It’s a basic human need to be a part of something bigger than ourselves. That’s why sports teams sell out stadiums. Why churches are filled. And why some businesses succeed in today’s economy and others don’t. Three words: Corporate Social Responsibility.
According to a 2013 report released by PR and marketing agency Cone Communications corporate social responsibility, CSR for short, is increasingly important to consumers across the globe in terms of brand loyalty. Today companies are expected to participate in (if not drive) solutions to the most pressing of social problems. In fact, 91% of consumers surveyed reported being likely to switch brands if that brand compares in price and quality while also supporting good causes.
That’s huge when it comes to brand positioning.
GenXers and Millennials report that they give their loyalty to brands that give back. They want brands to support causes they care about. Businesses that don’t practice CSR risk losing customers, as nine of ten consumers report they would boycott a product if irresponsible corporate behavior were to become widely known. And with social media as it is, you can be certain bad news will spread like wildfire.
The thing all businesses need to keep in mind during this season of giving is that people want to support good causes that make them feel like they’re making a difference. Make sure your business helps them do this. The urge to leave a legacy runs deep in all of us, businesses that feed that urge with sincere efforts at CSR are poised to succeed, catering to the everyday need for ordinary people to feel like we contribute to the world.
What we choose (or do not choose) to buy does that.
Case in point, TOMS Shoes. For those who haven’t heart of these shoes, the company donates a pair of shoes to a child in need for every pair you buy at regular price. TOMS still comfortably profits, but the people buying the shoes know they’re doing something good to help the less fortunate. That feeling is reinforced each time they put on the distinctive looking shoes. My daughter wears hers with pride, and I’ve seen, first hand, the reactions she gets from others. All good.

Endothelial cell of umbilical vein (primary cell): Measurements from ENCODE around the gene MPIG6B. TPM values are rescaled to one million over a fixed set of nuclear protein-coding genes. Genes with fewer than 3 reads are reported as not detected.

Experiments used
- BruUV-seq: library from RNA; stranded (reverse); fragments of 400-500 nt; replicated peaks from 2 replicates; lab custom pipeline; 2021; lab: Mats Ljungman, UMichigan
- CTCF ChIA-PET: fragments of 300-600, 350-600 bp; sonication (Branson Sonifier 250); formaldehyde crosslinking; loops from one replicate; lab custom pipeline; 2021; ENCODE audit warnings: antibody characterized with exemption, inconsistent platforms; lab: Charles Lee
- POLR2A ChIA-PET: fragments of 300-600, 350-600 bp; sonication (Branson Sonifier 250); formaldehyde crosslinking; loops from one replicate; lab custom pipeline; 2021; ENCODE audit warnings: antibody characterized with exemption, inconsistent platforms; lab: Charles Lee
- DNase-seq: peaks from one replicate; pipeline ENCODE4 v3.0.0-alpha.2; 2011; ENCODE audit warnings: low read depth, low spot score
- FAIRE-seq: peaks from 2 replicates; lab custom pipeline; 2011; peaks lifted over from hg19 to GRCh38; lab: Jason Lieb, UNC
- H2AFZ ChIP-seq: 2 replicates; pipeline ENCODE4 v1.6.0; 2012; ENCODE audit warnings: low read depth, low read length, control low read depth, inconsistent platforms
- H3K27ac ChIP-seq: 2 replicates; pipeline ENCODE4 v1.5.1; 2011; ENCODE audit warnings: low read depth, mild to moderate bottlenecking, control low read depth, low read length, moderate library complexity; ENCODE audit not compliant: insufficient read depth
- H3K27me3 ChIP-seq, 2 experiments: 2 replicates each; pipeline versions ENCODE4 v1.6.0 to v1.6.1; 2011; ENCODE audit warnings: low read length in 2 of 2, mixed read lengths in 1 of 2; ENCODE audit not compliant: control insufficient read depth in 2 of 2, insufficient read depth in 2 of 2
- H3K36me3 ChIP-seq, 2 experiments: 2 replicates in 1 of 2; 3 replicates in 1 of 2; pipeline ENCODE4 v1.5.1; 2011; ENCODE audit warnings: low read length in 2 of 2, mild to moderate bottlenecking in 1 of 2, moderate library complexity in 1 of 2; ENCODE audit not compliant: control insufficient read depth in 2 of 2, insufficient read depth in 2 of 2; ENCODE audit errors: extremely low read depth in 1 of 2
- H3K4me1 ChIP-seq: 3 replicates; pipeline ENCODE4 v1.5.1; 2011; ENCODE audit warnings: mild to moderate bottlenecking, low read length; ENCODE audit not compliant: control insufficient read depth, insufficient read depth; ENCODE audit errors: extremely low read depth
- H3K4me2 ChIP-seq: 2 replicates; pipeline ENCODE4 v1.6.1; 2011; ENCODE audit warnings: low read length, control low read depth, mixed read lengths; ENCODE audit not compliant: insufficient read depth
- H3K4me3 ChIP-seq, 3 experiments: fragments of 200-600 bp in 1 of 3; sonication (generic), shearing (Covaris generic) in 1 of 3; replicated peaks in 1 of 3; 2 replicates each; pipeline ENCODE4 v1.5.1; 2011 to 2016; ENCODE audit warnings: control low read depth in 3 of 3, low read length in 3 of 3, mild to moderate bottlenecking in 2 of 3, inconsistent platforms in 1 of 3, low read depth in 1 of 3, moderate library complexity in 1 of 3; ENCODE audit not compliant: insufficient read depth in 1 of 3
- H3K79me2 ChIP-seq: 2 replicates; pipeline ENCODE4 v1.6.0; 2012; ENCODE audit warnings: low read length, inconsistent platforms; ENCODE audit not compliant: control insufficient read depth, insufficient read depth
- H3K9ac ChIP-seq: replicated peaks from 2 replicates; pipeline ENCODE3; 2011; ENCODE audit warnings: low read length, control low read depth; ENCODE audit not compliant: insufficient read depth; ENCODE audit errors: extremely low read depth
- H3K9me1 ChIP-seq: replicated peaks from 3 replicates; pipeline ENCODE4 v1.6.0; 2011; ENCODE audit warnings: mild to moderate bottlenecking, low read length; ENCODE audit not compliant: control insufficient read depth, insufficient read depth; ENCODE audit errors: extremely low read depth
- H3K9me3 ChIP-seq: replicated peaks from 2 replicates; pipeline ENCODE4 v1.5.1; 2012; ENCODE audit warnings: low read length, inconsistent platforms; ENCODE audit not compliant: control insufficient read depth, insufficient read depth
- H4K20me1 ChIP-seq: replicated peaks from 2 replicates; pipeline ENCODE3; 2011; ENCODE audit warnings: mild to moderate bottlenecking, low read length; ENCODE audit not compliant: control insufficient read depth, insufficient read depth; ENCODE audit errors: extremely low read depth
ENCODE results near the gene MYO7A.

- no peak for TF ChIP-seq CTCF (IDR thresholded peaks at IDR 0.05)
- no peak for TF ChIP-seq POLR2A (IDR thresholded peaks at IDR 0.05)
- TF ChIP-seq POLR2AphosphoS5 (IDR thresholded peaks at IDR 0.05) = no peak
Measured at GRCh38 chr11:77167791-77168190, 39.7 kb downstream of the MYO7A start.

So how does a business get better in terms of corporate social responsibility. To begin, CSR is not something you “put on” it is a core business principle that everyone in your company adheres to. Something you do every single day.
There are some ideas to get you started:
- Find out what issues matter most to your customers, and align your brand with those causes.
- Give back and talk about it using personal stories, not awards or commendations.
- Look for simple ways to make an impact — consumers care more about the impact of an action than the dollars spent.
- Make your call to action align with customer values, appeal to their needs, including the need to be generous.
Corporate social responsibility has just as many benefits for the business as it does for society as a whole. A sort of win-win, for real. Beyond a more loyal base for a brand and the accompanying profits, many businesses also notice they have happier, more loyal and better quality employees as part of the team. Everybody does win.